Happy Autumnal Equinox

Thursday, September 22nd, Day Seven

I binged last night! I was feeling lonely, so I had a See’s Candy Molasses Chip (a present from my wife), a Graze snack (a present from my daughter, Sarah), a bit of lemon fudge (a present from my daughter, Heather), and a Daim (a present from my daughter, Shelby). I’m lucky to have such caring women in my life! Thank you! Yum!

I knew I was going to be out all day walking, so I made some scrambled eggs for breakfast. I mixed the egg with the week-old bread I still had from my plane trip. I’ve been here a week. Seems so much longer, not in a bad way, just so much new and different has made this week very full. Was it only a week ago that I was getting that taxi at the Chengdu airport?

I did a Sudoku while I ate my breakfast, then read emails. Thank you to all that sent me comments about this blog. You’re good company. I called Melissa at 10am. How wonderful it is to be able to chat with my wife every day! Had another cup of hot Jasmine tea, which has become my go-to comfort food. I finished breakfast with an Asian pear.

The walk into town was going to be 2.5 miles, according to my GPS map system. I decided to take the secondary roads, off the main boulevards, just to see what I might find. It was mainly quiet, residential neighborhoods with the occasional row of shops. I followed my GPS religiously, until it led me into a wall. The map showed a street going through, but there was definitely a wall. I back-tracked and tried another route. After a couple more dead-ends, some leading into tiny roads that became backyards, I decided I better stick to the main roads. Without too much trouble I was on the boulevard, walking beside six lanes of traffic on a 20-foot wide tree-lined sidewalk. I picked up my pace to make up some time.

When I go walking for long distances, I start to think of the goal, the end point, and walk very fast. I had to slow myself down, remember to look around. A brand new collection of buildings caught my eye. I loved it’s playful and creative architecture. There were building that looked like they were bent, twisted, had holes in them. Some of the holes had 2-story sculptures spilling out.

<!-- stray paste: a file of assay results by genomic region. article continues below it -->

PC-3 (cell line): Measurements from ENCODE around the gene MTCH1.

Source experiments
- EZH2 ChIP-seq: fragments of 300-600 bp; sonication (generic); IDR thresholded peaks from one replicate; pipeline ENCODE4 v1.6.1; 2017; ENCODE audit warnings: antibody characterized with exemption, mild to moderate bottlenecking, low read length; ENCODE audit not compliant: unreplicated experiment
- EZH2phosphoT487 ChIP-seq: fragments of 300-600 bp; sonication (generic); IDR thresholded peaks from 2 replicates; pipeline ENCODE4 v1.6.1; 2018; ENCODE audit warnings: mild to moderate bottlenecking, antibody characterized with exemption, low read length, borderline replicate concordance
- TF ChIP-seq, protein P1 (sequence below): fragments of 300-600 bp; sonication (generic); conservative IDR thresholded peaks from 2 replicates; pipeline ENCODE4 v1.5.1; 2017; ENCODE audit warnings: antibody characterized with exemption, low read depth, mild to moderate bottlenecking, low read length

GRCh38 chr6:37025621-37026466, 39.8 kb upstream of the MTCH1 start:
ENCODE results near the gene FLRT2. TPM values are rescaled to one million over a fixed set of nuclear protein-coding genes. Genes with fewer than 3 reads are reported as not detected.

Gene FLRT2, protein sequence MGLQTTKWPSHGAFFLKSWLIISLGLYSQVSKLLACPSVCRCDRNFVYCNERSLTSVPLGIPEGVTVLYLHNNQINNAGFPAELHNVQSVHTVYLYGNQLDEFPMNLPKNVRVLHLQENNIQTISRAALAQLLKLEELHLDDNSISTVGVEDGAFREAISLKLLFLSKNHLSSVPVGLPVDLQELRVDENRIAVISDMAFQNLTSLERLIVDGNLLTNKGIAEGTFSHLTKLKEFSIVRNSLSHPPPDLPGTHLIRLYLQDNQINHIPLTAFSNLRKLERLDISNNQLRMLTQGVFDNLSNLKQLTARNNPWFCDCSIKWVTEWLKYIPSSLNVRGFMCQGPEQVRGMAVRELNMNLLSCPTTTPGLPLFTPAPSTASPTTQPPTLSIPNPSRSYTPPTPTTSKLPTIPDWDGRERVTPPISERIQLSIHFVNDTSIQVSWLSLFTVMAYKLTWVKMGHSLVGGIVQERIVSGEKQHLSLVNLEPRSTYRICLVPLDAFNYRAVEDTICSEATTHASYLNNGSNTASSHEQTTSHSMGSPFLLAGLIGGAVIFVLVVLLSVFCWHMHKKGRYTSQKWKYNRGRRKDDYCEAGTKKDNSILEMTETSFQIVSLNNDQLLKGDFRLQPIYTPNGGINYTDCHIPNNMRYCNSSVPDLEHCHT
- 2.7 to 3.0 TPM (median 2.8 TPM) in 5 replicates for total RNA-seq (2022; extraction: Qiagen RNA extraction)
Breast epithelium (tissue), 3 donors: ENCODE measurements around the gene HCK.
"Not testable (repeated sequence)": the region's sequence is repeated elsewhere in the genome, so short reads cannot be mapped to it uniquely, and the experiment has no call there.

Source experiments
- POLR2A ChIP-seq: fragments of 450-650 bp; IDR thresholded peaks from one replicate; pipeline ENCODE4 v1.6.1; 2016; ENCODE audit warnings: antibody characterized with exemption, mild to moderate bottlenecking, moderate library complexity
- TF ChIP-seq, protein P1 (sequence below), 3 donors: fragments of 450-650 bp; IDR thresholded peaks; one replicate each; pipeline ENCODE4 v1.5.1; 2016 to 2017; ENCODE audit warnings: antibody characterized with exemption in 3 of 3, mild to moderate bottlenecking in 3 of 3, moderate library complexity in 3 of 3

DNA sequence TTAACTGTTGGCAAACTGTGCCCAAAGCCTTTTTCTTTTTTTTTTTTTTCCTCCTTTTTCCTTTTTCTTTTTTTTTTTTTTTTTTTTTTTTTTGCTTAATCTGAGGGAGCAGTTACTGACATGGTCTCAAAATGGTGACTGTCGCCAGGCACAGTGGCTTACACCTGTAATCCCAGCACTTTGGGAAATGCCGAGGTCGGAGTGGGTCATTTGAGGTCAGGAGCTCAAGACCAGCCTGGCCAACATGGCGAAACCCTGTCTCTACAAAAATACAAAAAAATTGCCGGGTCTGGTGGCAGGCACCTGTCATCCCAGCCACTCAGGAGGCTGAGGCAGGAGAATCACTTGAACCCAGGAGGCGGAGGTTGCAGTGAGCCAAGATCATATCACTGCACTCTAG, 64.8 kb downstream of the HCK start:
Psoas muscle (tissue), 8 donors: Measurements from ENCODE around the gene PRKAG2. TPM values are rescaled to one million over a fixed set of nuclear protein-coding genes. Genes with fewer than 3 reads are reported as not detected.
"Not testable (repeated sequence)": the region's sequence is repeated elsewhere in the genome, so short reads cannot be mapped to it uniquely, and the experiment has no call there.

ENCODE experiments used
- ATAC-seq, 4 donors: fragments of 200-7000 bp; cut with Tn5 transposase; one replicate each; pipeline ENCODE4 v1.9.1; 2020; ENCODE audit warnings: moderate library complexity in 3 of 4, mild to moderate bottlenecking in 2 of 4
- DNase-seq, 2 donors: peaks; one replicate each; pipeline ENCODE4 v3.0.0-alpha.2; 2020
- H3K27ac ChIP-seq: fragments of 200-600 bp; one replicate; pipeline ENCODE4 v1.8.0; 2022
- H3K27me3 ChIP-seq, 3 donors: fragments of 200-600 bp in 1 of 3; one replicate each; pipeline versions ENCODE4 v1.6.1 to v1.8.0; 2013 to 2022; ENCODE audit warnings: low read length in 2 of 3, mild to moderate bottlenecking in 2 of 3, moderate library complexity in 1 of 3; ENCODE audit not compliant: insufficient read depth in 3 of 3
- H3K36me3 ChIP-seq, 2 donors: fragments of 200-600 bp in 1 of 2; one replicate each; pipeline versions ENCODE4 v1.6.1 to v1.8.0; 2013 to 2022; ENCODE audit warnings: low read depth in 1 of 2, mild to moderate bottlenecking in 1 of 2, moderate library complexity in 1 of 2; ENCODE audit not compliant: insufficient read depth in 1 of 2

The buildings formed a semi-circle around an open multi-level plaza/park. I climbed the stairs, drawn further and further into this serene setting. Why weren’t there more people here? I saw less than 10 folks in the park over the course of half an hour. Was it because it was starting to rain? Or everybody was at work? It was eerie, but I enjoyed my exclusive visit.


Lower Pond




Upper Pond

There was a large metal sculpture up a few stories, so I went looking for an elevator, hoping to be able to take some pictures from a higher angle, too. I followed a couple ladies to a door, to a bank of elevators. They took an elevator down. I took one up.

I looked at the top floor, 32, and said, “Why not?”

The elevator said something in Chinese, then in English: “This elevator is not in service at this time.” Oops! I quickly got out, decided I better try going down. I took the elevator to the first floor, walked out into the lobby. It looked like this was an office building. Folks were searching a large directory, then walking down a corridor. I followed, came to a set of doors, went through.


It was as if I were Dorothy opening her door to find Oz! I walked into the most beautiful shopping mall I have ever seen! Well, at first I just thought it was a few shops, each of the names famous enough for even me to recognize: Swarovski, Longines, Gucci. I walked along the corridor, then came to a large, open center rotunda. Around the outside were more stores: Victoria’s Secret, Tommy Hilfiger, LaCoste. I looked over the edge. There were two more levels below the one I was on. At the bottom was a WWII American fighter plane.


I looked up. There were three more levels! At the top, there was a large glass window. But it was doing something strange. I looked more closely and it looked like there were raindrops hitting the glass. But it wasn’t raindrops, exactly.


My mouth dropped open as I realized I was seeing rain, but it was hitting a layer of water on top of the glass, and that layer of water was the pond I had just photographed out in the park! This shopping center was underneath the park! Or, another way of thinking of it, the park was the rooftop of the shopping mall! Either way, it was amazing and beautiful.